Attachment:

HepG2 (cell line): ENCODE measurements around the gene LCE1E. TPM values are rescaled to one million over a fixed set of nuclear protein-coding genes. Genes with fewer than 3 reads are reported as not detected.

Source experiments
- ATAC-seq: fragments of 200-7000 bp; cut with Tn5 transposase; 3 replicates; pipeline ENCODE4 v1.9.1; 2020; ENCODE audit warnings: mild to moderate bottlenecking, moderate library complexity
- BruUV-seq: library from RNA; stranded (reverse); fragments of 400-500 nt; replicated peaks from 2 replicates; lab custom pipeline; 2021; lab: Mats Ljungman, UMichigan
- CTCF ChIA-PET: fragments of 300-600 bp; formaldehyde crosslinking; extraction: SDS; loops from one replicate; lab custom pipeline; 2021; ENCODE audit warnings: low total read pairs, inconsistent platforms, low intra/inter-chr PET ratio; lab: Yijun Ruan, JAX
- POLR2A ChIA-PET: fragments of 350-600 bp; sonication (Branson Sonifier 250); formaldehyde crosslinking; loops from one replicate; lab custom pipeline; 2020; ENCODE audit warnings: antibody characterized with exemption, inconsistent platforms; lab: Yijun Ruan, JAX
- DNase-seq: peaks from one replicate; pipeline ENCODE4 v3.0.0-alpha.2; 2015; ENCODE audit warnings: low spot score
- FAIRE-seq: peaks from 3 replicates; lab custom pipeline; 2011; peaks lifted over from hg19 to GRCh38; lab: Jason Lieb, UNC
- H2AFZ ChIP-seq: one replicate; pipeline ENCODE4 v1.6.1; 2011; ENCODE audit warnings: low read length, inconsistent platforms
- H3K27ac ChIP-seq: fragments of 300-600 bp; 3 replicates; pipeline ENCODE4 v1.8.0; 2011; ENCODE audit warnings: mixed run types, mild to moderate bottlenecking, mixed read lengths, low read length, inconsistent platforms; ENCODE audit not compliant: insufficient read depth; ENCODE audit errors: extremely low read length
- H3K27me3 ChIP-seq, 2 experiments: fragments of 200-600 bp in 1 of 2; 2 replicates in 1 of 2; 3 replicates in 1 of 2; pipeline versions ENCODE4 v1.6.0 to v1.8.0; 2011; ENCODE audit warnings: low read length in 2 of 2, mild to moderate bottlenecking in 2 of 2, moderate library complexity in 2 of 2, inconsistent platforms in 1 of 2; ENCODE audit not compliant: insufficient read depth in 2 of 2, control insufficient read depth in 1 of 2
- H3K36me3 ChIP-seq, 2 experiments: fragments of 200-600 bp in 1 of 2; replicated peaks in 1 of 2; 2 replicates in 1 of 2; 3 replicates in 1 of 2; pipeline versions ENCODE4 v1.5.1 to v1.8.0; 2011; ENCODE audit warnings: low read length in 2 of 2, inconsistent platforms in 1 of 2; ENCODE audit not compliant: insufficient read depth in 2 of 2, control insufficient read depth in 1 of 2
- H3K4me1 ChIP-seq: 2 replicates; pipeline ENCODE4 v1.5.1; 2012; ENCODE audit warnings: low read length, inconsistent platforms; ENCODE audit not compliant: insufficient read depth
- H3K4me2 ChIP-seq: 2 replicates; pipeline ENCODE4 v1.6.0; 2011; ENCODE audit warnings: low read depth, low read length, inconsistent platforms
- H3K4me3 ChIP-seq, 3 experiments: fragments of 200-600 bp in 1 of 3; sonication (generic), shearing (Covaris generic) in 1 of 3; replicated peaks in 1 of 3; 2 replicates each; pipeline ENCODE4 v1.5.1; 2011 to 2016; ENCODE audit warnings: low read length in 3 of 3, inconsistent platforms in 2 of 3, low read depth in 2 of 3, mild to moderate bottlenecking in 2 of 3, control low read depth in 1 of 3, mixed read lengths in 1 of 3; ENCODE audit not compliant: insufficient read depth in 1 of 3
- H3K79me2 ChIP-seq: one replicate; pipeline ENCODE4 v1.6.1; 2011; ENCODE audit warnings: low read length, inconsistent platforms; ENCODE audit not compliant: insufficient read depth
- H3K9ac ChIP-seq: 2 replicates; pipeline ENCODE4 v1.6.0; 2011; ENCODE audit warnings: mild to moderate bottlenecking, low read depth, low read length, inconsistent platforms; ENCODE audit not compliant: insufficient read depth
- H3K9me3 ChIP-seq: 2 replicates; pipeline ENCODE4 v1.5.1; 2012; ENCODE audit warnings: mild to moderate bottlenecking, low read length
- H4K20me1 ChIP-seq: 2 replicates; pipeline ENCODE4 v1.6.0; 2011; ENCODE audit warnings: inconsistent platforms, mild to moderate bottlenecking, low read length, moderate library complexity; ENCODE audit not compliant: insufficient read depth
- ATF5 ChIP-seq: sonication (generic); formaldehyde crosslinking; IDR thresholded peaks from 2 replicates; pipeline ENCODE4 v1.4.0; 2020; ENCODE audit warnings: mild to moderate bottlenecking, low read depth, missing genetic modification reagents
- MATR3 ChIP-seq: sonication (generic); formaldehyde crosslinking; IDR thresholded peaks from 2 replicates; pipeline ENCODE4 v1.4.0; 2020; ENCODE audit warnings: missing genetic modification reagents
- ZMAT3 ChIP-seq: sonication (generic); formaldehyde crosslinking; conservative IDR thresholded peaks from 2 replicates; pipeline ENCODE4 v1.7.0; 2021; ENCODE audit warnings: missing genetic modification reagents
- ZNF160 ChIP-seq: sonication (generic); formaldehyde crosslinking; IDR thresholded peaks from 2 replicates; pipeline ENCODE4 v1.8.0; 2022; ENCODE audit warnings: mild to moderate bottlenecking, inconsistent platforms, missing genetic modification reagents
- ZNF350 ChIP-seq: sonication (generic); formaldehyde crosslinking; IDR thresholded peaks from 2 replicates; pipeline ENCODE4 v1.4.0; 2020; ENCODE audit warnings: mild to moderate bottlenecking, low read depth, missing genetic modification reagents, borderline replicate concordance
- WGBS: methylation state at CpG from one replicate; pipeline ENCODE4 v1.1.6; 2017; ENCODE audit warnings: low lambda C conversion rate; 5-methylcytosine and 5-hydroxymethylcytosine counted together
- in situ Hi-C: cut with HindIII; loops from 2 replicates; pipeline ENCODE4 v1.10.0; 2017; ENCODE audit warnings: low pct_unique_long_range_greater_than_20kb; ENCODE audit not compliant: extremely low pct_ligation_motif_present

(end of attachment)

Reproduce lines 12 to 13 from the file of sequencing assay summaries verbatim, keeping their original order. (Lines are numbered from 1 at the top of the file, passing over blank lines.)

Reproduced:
- H3K36me3 ChIP-seq, 2 experiments: fragments of 200-600 bp in 1 of 2; replicated peaks in 1 of 2; 2 replicates in 1 of 2; 3 replicates in 1 of 2; pipeline versions ENCODE4 v1.5.1 to v1.8.0; 2011; ENCODE audit warnings: low read length in 2 of 2, inconsistent platforms in 1 of 2; ENCODE audit not compliant: insufficient read depth in 2 of 2, control insufficient read depth in 1 of 2
- H3K4me1 ChIP-seq: 2 replicates; pipeline ENCODE4 v1.5.1; 2012; ENCODE audit warnings: low read length, inconsistent platforms; ENCODE audit not compliant: insufficient read depth